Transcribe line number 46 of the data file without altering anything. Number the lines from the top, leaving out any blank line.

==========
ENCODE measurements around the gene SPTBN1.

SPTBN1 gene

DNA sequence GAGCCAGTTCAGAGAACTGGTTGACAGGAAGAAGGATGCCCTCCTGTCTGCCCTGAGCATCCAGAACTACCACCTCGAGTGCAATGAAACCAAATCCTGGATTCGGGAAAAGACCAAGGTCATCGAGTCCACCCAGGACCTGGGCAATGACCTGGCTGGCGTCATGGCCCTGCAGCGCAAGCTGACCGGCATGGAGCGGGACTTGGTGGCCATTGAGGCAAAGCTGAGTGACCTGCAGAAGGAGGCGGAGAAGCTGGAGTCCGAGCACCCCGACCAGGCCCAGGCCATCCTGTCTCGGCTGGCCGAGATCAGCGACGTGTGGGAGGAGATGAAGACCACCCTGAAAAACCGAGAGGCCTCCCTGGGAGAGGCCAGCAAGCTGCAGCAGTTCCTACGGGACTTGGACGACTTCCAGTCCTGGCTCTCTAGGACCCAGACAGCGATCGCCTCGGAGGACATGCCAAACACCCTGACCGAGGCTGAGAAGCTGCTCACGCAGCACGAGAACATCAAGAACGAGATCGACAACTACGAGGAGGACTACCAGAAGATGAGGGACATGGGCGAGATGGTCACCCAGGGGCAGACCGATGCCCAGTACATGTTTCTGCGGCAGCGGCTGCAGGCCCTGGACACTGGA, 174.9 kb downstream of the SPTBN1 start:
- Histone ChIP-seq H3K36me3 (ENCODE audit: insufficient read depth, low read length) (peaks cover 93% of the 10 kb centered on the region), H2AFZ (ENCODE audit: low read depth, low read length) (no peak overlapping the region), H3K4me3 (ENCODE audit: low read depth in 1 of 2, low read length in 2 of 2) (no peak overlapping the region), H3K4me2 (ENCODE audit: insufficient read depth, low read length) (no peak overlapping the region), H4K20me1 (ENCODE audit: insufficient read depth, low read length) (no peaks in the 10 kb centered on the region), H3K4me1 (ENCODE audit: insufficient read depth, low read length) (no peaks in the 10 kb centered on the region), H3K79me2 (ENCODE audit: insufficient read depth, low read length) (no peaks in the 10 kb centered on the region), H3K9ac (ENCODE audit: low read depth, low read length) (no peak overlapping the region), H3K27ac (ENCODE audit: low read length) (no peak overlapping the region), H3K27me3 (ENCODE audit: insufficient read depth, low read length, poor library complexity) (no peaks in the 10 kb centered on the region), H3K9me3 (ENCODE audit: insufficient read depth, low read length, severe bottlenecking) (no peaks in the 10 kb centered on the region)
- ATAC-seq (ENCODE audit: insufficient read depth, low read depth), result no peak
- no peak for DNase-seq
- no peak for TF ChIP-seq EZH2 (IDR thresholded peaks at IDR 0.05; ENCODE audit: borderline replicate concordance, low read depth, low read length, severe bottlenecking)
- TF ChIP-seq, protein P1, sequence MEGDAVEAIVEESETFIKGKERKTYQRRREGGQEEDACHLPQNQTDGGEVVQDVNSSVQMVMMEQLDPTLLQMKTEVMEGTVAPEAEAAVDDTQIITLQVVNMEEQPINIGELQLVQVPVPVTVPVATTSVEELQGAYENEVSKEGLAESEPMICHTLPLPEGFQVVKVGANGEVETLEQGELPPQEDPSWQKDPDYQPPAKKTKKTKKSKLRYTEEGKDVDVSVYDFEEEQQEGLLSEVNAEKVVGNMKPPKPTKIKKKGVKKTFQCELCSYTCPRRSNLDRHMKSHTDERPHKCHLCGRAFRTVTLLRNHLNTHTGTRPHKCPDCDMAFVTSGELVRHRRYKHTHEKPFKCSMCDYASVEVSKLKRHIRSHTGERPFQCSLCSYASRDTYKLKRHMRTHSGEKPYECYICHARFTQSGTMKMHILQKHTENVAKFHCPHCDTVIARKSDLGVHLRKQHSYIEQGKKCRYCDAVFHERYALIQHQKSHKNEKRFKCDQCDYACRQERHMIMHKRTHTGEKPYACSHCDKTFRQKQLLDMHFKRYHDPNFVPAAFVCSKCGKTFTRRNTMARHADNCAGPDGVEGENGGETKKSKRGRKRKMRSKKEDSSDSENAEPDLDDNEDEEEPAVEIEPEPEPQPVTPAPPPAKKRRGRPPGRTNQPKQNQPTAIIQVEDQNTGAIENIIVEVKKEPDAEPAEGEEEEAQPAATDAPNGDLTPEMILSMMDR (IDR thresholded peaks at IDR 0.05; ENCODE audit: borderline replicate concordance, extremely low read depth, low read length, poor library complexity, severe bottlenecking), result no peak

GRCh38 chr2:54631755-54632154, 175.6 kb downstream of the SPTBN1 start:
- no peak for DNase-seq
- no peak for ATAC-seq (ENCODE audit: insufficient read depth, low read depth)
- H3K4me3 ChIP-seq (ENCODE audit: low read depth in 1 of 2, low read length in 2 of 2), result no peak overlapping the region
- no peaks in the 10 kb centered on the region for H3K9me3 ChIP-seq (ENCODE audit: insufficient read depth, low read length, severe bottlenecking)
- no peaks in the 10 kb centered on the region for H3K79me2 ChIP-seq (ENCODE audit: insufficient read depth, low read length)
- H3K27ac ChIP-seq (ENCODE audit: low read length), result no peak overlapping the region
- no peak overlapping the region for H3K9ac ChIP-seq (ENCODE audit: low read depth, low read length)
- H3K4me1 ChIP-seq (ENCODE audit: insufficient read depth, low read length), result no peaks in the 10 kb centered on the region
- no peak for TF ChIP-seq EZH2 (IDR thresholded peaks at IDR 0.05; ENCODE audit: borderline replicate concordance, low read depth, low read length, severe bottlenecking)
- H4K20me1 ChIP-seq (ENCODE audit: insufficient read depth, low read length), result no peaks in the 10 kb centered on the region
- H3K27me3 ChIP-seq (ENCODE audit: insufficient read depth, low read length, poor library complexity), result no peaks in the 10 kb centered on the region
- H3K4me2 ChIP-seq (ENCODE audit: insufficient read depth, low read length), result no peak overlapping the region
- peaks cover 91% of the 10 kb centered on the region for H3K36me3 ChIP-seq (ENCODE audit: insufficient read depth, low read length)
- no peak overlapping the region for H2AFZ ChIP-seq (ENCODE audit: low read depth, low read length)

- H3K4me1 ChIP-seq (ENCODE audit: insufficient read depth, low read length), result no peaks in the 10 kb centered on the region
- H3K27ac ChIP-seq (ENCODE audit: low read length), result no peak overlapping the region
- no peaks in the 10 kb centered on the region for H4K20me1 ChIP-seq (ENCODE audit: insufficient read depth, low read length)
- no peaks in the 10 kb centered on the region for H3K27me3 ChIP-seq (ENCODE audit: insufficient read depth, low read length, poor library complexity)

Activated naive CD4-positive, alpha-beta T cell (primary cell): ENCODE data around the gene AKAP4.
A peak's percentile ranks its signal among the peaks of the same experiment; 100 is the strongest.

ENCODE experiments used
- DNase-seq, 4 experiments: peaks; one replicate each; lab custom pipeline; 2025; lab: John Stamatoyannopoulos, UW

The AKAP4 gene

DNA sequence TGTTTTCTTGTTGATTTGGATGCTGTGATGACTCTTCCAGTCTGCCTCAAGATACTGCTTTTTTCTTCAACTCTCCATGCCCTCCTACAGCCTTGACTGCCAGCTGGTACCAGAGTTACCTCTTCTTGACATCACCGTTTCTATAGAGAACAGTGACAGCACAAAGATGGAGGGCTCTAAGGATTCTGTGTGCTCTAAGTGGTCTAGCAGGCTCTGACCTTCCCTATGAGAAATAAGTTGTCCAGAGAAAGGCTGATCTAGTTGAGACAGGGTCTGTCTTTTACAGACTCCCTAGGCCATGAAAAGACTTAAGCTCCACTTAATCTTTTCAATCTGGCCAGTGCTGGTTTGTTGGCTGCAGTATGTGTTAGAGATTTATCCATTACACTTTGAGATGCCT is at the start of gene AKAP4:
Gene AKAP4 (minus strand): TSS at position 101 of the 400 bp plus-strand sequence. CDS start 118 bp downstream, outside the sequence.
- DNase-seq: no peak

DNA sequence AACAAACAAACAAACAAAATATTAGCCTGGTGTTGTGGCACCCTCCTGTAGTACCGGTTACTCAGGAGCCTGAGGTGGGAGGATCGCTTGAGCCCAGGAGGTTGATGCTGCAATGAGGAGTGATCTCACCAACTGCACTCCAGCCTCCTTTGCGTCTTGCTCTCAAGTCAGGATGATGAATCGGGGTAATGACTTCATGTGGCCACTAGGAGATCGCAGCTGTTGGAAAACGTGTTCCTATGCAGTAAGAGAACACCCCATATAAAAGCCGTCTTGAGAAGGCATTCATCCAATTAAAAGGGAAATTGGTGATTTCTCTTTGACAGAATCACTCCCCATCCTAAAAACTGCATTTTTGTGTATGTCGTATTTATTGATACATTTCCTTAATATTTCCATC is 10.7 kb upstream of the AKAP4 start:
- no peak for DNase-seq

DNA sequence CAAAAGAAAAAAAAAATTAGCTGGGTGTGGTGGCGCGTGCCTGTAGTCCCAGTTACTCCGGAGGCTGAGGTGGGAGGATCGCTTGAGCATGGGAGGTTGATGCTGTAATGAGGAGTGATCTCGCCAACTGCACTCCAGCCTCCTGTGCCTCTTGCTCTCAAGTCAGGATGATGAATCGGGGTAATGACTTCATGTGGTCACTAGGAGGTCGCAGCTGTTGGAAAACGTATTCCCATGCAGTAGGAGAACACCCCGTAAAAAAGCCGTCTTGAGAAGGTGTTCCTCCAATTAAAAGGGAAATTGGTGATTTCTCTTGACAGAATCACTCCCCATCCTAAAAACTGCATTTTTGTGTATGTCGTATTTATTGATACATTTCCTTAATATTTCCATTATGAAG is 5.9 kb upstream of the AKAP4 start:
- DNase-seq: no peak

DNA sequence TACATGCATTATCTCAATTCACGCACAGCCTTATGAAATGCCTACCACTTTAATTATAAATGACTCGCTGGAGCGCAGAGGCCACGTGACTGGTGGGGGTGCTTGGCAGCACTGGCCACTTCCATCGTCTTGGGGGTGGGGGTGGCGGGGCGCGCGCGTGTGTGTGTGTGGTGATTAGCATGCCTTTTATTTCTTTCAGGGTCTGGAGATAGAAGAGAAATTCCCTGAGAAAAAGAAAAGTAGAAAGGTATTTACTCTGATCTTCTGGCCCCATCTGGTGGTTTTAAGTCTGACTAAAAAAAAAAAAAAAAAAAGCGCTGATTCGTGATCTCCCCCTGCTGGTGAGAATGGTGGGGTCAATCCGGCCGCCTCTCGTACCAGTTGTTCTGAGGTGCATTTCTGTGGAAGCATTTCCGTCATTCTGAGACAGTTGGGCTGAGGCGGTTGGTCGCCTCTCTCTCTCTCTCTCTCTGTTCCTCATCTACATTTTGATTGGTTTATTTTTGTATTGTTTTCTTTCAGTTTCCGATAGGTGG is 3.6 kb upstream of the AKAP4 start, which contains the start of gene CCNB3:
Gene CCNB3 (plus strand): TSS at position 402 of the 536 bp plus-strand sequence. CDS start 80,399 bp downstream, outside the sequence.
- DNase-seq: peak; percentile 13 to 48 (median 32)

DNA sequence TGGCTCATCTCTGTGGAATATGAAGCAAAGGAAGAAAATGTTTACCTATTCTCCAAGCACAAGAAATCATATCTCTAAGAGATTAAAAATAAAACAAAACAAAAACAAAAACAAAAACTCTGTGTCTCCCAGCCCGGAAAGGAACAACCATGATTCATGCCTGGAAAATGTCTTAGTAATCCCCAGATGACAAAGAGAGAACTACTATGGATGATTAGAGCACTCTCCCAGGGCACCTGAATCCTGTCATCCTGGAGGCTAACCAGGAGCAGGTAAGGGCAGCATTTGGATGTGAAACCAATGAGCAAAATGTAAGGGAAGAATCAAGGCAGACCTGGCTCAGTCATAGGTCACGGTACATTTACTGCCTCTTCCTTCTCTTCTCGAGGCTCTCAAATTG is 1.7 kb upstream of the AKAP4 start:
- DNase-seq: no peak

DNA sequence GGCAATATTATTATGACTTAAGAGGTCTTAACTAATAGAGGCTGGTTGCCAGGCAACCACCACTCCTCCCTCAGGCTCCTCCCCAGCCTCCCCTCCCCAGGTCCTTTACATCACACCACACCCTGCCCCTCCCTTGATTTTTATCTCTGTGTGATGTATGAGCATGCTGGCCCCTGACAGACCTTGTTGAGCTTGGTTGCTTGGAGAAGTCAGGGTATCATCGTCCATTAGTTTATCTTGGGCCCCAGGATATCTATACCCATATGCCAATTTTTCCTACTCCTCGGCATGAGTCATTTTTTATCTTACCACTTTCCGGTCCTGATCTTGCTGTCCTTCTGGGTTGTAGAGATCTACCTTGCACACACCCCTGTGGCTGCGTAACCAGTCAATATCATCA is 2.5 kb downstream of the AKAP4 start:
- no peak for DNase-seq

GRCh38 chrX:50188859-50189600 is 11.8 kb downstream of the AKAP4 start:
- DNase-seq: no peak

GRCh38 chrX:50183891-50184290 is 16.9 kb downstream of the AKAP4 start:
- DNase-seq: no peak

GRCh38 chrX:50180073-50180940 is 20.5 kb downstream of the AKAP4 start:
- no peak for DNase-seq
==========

- no peak for DNase-seq